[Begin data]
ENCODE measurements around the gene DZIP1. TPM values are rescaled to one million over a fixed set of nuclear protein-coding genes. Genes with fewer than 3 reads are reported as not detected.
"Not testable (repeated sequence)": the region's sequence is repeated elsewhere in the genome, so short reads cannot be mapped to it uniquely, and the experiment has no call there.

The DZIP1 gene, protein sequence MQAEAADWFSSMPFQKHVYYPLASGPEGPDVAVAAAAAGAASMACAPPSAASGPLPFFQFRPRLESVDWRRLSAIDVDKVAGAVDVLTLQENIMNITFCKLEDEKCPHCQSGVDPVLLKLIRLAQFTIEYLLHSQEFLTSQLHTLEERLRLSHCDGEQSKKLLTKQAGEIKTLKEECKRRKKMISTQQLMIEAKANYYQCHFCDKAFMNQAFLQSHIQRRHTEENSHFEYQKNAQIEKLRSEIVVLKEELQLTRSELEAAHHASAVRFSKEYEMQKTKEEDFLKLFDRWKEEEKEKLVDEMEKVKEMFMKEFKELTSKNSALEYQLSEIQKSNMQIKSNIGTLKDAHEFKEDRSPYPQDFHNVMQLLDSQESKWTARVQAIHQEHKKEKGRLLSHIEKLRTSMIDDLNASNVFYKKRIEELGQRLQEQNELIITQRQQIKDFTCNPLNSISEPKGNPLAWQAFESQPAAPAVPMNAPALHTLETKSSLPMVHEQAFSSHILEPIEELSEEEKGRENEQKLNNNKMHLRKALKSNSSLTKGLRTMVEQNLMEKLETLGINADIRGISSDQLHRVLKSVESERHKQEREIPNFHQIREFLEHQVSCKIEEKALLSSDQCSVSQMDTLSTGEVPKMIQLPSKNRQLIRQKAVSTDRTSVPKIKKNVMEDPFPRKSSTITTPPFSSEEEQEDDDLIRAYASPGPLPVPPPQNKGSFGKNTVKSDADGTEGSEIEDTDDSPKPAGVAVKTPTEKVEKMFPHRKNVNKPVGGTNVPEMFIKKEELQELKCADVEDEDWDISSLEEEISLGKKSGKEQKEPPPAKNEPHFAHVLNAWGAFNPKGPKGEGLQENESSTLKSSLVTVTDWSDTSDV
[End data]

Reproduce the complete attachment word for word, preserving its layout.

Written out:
ENCODE measurements around the gene DZIP1. TPM values are rescaled to one million over a fixed set of nuclear protein-coding genes. Genes with fewer than 3 reads are reported as not detected.
"Not testable (repeated sequence)": the region's sequence is repeated elsewhere in the genome, so short reads cannot be mapped to it uniquely, and the experiment has no call there.

The DZIP1 gene, protein sequence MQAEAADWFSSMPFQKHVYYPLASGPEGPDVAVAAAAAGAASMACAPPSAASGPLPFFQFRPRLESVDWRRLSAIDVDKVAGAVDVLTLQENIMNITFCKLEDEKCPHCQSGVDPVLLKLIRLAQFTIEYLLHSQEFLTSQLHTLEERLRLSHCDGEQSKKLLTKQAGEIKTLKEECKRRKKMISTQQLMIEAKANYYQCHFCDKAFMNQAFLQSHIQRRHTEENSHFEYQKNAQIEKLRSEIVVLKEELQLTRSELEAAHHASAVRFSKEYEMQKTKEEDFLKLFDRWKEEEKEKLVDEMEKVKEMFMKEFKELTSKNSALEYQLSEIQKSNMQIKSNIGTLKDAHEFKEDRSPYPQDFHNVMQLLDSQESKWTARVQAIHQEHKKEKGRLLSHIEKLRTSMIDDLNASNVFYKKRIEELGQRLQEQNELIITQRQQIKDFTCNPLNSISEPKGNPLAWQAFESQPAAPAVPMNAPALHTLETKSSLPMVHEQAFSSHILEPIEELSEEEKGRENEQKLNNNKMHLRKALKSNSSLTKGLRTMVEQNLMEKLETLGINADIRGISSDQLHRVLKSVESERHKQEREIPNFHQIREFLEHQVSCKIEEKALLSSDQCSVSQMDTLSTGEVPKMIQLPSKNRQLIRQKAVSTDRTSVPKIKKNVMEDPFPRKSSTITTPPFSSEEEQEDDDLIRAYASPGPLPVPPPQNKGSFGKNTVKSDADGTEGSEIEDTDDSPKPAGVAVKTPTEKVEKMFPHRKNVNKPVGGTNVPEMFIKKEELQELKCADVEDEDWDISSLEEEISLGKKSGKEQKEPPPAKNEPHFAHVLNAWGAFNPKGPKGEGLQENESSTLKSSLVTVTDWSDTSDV